Episcopal Church: Largest to approve same-sex union blessing
Delegates to a convention of the Episcopal Church voted to approve a blessing for the unions of same-sex couples. This blessing is distinct from that used by the church to marry a man and a woman.
The U.S. Episcopal Church on Tuesday approved a liturgy for clergy to use in blessing same-sex unions, including gay marriages in states where they are legal, becoming the largest U.S. religious denomination to approve such a ritual.
Delegates to its triennial convention voted 171-50 to approve the liturgy, titled "the Witnessing and Blessing of a Lifelong Covenant." Episcopal bishops had voted overwhelmingly on Monday in favor of the text.
The U.S. Episcopal Church, part of the worldwide Anglican Communion, is the 14th largest U.S. religious denomination, with about 2 million members, according to the National Council of Churches.
The proposed blessing will be introduced in early December and will be evaluated over the next three years, according to a church spokeswoman, Nancy Davidge.
The resolution does not mention the word "marriage" and it does not alter the church's standard liturgy for a marriage between a man and a woman, but offers an alternative liturgy for blessing same-sex couples.
The measure also gives bishops of the church discretion in the use of the liturgy and says no one should be punished for choosing not to use it.
Reverend Bonnie Perry of Chicago, who supports marriage between same-sex couples, said she was pleased by the decision. "For me it is a window on the Promised Land. It's not the Promised Land," she said. "The most important part of a marriage is the blessing."
But Steven Horst of Connecticut spoke in opposition, saying the resolution was the wrong way to proceed. Some Episcopalians will say the church endorsed gay marriage even though the word marriage is not mentioned, he said.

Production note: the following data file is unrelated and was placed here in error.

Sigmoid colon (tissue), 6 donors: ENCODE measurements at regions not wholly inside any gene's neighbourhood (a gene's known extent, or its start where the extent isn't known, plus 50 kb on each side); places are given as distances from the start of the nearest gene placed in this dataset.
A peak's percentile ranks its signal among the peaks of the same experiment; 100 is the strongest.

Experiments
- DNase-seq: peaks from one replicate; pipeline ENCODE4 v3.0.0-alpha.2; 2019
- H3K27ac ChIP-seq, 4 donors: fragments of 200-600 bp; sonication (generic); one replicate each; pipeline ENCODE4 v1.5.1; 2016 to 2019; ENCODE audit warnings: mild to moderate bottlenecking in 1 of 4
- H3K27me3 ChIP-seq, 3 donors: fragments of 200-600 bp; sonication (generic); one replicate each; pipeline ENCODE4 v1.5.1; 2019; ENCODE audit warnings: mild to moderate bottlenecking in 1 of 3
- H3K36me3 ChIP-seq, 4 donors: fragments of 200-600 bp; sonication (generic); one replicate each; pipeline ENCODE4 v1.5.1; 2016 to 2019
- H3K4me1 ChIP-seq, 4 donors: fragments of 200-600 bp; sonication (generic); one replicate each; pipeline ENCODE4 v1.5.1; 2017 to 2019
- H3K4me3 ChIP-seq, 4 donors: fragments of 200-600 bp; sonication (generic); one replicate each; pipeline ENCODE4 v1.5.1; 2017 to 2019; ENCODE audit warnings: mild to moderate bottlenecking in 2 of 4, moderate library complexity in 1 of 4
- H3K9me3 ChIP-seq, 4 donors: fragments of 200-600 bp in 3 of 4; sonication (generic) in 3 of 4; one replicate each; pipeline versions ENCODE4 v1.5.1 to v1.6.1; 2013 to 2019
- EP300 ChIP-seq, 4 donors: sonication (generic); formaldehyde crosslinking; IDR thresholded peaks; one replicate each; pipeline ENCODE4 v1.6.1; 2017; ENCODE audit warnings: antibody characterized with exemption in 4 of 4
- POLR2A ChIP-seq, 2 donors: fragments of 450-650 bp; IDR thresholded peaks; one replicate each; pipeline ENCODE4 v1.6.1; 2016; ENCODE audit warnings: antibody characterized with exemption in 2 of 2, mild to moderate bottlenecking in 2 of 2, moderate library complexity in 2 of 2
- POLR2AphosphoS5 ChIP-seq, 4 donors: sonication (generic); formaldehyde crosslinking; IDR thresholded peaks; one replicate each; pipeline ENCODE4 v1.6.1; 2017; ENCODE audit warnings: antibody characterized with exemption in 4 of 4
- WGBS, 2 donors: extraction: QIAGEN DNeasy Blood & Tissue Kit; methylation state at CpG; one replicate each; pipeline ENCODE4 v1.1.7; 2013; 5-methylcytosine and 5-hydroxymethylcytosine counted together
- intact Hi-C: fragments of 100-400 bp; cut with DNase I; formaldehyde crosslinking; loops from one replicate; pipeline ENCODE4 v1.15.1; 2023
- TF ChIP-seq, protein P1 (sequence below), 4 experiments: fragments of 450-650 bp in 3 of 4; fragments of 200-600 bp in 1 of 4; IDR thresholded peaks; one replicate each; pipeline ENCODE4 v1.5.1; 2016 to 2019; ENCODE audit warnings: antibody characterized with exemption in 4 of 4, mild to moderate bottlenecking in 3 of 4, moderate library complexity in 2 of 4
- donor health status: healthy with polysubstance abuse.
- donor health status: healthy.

The Episcopal Church is the largest religious denomination to approve such blessings. The United Church of Christ, the 24th-ranked denomination in the United States with about a million members, voted in 2005 to recognize same-sex unions.
Two other major Protestant denominations, United Methodists and Presbyterians, rejected gay rights resolutions at their conferences earlier this year.
United Methodists in May voted down a resolution that would have altered a doctrine that said homosexuality is incompatible with Christian teaching.
Presbyterians last week narrowly rejected a proposal to redefine marriage as a union between two persons rather than between a man and woman.
But gay rights advocates have scored a string of victories in the United States this year.
President Barack Obama in May announced his support for same-sex marriage.
The legislatures of three states have approved same-sex marriage this year - New Jersey, Maryland and Washington. Governor Chris Christie vetoed the New Jersey law, but governors of the other two states signed the laws. Opponents in Maryland and Washington are pushing for the issue to be put on the ballot in November.
Six states - Iowa, Massachusetts, Connecticut, Vermont, New Hampshire and New York - and the District of Columbia already allow same-sex marriages.
(Writing by Greg McCune; editing by Mohammad Zargham)